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Soul Calibur VI

Soul Calibur VI - Last Look

Can the sixth numbered entry in the series return Soul Calibur to the top?

  • Text: Jonas Mäki
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When we played the very first Soul Blade on the PlayStation back in the '90s, we were totally smitten by what was happening. Castles crumbled, ninjas attacked, gods appeared, and that was only in the opening sequence. This experience still frames the franchise for us, and if there are two things that we would describe as characteristic of Soul Calibur as a series, it's beating each other up with weapons rather than fists, and that it actually has a real story.

With that said, we want to add that by "real story" we don't mean a well-written narrative that makes us sit and bite our nails wanting to know how things are going to end. Soul Calibur is, of course, a fighting game and that means that after one or maybe two games are finished with we're out of reasonable reasons why basically exactly the same people have to meet again and again to beat each other up. What we mean instead is that this is a game where the storylines are so incredibly bad, and in the genre, Soul Calibur is best in class.

The Mortal Kombat games have begun to challenge this trend in fighting games with the two latest games, but besides these two alternatives, there's virtually no reason to recommend these titles to anyone who is going to mostly play alone. This is something we were thinking about and had in mind when we visited Bandai Namco's office in Stockholm recently to test Soul Calibur VI, what with it mainly focusing on single-player.

Specifically, the Soul Calibur series is the one we've played the most over the years, due in part to the fact that there is an undeniable amount of depth while at the same time still being very easily accessible to beginners. Together with the Tekken series, it has been the game that defined the concept of "button mashers"; a game where you rapidly press the buttons to make cool things happen and where it actually takes a few hours of training to stand absolutely safe from the bombardment a happy amateur can unleash.

The last entry in the series was, unfortunately, a weaker game and we didn't play as much as we usually do when a new episode of Soul Calibur is released. It's still Soul Calibur II, perhaps primarily the GameCube version with Link, that stands as our highlight, but in pre-talk about Soul Calibur VI it seems like it's a step back gameplay wise. In order to confirm this, much more time is needed than playing at Bandai Namco's place for one day with a limited version, but with that said, it seems to be on the right track.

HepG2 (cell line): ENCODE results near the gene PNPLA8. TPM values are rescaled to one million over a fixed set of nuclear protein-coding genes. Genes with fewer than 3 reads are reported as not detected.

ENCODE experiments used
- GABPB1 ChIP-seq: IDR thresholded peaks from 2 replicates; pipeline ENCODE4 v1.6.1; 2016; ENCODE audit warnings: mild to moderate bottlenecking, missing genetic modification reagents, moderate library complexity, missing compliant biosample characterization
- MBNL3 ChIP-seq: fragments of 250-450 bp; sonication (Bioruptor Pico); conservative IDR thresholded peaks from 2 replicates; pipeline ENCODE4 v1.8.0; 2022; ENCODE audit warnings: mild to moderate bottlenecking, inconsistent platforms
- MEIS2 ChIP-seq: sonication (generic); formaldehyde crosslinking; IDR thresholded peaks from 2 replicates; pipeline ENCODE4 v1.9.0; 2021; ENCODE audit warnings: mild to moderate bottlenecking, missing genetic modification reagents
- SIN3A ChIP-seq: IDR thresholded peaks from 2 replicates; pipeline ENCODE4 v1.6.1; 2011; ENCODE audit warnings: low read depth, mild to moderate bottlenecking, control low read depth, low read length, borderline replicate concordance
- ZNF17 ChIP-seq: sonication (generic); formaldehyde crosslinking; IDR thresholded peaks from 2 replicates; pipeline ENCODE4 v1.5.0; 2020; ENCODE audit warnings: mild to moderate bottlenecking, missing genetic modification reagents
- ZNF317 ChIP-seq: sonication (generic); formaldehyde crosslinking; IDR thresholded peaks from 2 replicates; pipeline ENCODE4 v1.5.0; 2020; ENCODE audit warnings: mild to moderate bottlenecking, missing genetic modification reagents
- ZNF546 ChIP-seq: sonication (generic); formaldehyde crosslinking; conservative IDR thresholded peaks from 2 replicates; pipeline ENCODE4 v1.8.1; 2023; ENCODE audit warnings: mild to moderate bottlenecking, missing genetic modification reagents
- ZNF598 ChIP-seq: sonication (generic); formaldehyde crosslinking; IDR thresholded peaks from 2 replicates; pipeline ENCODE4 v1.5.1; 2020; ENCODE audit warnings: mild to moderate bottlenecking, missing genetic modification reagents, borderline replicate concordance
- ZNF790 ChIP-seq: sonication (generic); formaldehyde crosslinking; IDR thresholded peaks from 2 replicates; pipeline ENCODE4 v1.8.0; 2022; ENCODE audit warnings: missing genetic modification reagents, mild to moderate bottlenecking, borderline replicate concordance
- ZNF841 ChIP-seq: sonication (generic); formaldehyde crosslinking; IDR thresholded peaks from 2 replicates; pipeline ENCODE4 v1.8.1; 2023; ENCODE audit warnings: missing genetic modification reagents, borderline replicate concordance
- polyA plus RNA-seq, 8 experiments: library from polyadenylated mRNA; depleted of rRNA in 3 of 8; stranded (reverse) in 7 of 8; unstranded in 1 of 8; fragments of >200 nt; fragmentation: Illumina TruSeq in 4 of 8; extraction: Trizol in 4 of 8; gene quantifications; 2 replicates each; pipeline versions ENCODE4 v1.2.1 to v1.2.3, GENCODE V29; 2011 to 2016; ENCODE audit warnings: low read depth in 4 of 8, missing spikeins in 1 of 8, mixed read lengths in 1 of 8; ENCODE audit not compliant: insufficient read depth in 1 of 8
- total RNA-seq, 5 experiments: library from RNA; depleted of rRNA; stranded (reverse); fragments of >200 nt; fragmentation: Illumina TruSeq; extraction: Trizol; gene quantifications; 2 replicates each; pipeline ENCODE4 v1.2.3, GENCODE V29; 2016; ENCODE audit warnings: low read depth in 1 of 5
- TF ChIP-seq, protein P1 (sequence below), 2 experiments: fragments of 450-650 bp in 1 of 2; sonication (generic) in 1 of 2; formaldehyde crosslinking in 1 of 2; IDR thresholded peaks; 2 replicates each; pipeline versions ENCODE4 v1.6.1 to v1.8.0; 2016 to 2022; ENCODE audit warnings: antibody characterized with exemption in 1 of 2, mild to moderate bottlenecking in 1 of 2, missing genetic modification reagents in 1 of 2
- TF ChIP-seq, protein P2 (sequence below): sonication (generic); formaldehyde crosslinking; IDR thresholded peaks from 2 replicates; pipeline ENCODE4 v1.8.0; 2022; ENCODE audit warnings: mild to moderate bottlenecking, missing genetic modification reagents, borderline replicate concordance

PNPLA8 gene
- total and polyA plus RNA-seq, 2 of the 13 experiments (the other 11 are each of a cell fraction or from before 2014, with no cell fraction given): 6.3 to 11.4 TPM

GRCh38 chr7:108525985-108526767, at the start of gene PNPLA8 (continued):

Soul Calibur VI

The game actually includes two single-player campaigns. One of the more traditional kind where you play through a reasonably forced tale that involves the evil doings of Cervantes and, of course, the magic weapon known as Soul Edge. What is a bit unique is that this time events take place around the time of the first Soul Calibur, which offers a slightly different perspective on the same story. However, anyone who loves their fighting games will know that Taki, Seong Mi-na, and Voldo had more hassles than we first thought in the original game, and for those who still do care about this side of thing, there are quite a few golden nuggets for fans to find.

As we've mentioned though the story itself is really quite secondary, but it's there and it's fun to play through. There is the main story and then separate ones with all the fighters' different perspectives on the same narrative, which also includes Geralt as a guest, and naturally he spends his time chasing a witch. The story sections consist of encounters between one or more fighters and these can either be meetings with the regular ensemble or those the developers themselves let you make with the built-in tools available to create your own. Additionally, special rules for the matches will force you to vary your game style like focus on throwing opponents, performing combos, or trying to stay on the stage in hazardous winds. Basically, it doesn't try to fix what isn't broken, and it's all looking promising.

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